Both traditional implementations and deep learning models were capable of detecting the tremor pattern from the time series without any previous information of the input signals. This approach is relevant because there was no pre-processing of the raw data to extract any signal features, such as descriptive statistics, time-frequency or signal power measurements [25,45]. Though pathological tremor signals are variable and non-stationary in short periods of time, both the kinematic and EMG recordings exhibited tremor patterns which could be differentiated from non-pathological behaviors. Interestingly, the raw EMG signals from healthy and ET patients could contain some oscillatory components related to physiological (non-pathological) tremors between 8 Hz and 12 Hz [5]. Despite this oscillatory pattern, all the classification models, particularly the LSTM models, could disregard this pattern, which is characterized by a different frequency and amplitude compared to those seen in pathological tremors.
The capability of these models to classify specific tremor patterns that are exclusively related to ET and that are different from other oscillations caused by different neural disorders (e.g., PD or dystonia) was not explored in this study. Diagnosis outcomes based on the classification of kinematics or EMG data could provide additional value to the current clinical diagnosis, which is based on clinical scales, as other research groups have shown [51]. Datasets including EMG and/or kinematic signals recorded from different motor tasks than the ones used in this study (postural or isometric contractions) would be necessary in order to collect a sufficient sample of tremor patterns associated with different etiologies [52].
PES systems to reduce tremors could benefit from these implementations to guide the stimulation if a tremor is detected [14]. Following this procedure, the length of the signal processing pipeline would be shortened compared to other approaches that use multiple feature extraction [26]. Translation from computational models to embedded systems would require a transition from offline to online implementations, a process which might be challenging. Due to the size of the data used as input for the classifiers, ranging from 50 samples per second (for the EMG envelopes and kinematics) to 510 samples per second (for the raw EMG), the computing time for the classification of one instance is estimated to be in the order of milliseconds. Following the assumption that the computing time of the different algorithms does not have a significant impact on real-time performance, the main criteria used to select one of the algorithms would rely on the optimal classification outcomes for each specific modality of input data. In future studies, it would be valuable to explore different input sequence lengths in order to provide higher time resolution, as well as the optimization of model parameters in order to meet the real-time requirements, and finally to test the feasibility of these models in a real-time system.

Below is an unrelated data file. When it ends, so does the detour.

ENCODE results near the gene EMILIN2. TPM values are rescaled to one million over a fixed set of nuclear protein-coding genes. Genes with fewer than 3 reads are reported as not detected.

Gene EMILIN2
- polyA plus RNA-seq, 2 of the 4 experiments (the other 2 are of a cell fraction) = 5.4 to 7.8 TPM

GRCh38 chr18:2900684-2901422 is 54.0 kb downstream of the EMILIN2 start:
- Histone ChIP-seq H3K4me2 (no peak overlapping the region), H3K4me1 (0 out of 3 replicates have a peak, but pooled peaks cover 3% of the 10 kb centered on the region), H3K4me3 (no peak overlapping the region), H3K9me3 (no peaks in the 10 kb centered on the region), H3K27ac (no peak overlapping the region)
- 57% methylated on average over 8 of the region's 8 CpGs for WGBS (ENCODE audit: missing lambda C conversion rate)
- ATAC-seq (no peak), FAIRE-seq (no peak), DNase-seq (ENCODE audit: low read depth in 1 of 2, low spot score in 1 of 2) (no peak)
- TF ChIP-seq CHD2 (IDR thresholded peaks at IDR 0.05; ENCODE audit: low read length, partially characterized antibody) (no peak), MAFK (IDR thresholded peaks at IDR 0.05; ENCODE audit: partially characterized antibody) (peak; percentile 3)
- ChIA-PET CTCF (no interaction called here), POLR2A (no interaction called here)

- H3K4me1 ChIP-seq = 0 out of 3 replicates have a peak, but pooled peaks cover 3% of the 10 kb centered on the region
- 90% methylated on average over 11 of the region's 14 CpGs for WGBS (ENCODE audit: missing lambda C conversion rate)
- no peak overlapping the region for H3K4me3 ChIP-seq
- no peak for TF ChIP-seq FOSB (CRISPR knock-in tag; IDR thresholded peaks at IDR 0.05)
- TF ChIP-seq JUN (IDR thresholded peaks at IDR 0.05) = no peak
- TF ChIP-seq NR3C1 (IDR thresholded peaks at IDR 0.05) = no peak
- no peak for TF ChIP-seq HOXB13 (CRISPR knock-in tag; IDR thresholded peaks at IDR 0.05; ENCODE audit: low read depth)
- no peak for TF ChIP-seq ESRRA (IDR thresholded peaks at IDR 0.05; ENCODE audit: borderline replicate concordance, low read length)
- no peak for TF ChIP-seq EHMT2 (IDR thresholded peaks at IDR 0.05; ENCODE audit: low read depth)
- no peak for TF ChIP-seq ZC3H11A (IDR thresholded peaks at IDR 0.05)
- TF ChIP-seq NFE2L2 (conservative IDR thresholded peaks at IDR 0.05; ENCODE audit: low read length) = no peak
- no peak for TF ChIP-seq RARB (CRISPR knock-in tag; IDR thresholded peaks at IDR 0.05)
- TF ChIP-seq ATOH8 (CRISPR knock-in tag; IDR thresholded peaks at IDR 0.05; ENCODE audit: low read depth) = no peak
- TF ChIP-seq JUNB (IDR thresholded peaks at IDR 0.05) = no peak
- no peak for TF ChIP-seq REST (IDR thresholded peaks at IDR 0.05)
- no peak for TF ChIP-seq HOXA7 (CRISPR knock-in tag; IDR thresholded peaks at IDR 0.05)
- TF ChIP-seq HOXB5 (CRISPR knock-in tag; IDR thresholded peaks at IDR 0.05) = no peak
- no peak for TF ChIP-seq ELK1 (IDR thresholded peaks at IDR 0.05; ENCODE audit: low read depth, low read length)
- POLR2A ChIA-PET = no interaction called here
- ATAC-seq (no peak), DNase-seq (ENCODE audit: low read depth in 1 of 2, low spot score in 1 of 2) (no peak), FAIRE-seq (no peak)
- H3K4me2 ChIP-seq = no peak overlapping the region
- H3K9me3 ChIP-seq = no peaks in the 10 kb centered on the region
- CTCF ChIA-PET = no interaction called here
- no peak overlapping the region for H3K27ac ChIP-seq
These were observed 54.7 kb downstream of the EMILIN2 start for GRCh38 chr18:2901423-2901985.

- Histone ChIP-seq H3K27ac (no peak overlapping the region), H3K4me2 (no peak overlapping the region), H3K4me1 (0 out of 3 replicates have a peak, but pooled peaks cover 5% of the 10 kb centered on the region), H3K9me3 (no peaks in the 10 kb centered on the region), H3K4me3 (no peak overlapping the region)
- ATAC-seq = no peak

Author Contributions

Conceptualization, A.P.-V. and Á.G.; methodology, A.P.-V., V.L.-M., A.J.B.-C., R.S.-A., J.R.P.-S. and F.G.; investigation, A.P.-V., V.L.-M., A.J.B.-C. and Á.G.; writing—original draft preparation, A.P.-V., V.L.-M. and A.J.B.-C.; writing—review and editing, A.P.-V., V.L.-M., A.J.B.-C., R.S.-A., M.G.-S., J.R.P.-S., F.G., D.F., J.L.P., F.O.B. and Á.G.; project administration, J.L.P. and F.O.B.; funding acquisition, F.G., D.F., J.L.P. and Á.G. All authors have read and agreed to the published version of the manuscript.


This study was funded by the European Union’s Horizon 2020 research and innovation program (Project EXTEND—Bidirectional Hyper-Connected Neural System) under grant agreement No 779982. This work was also funded by the Spanish Ministry of Science and Innovation (Project NETremor: Development of a digital platform for the remote data management of patients with movement disorders), Project TED2021-130174B-C32, funded by MCIN/AEI/10.13039/501100011033 and the European Union NextGenerationEU/PRTR. This work was also partially funded by the Spanish MCIN/AEI/10.13039/501100011033 and by the “European Union NextGenerationEU/PRTR” under Grant agreement IJC2020-044467-I.

Institutional Review Board Statement

The study was conducted in accordance with the Declaration of Helsinki, and approved by the Ethics Committee of Hospital General Universitario Gregorio Marañón, as well as by the Spanish Agency of Medicines and Medical Devices (AEMPS)—record 714/18/EC, on 2 April 2019.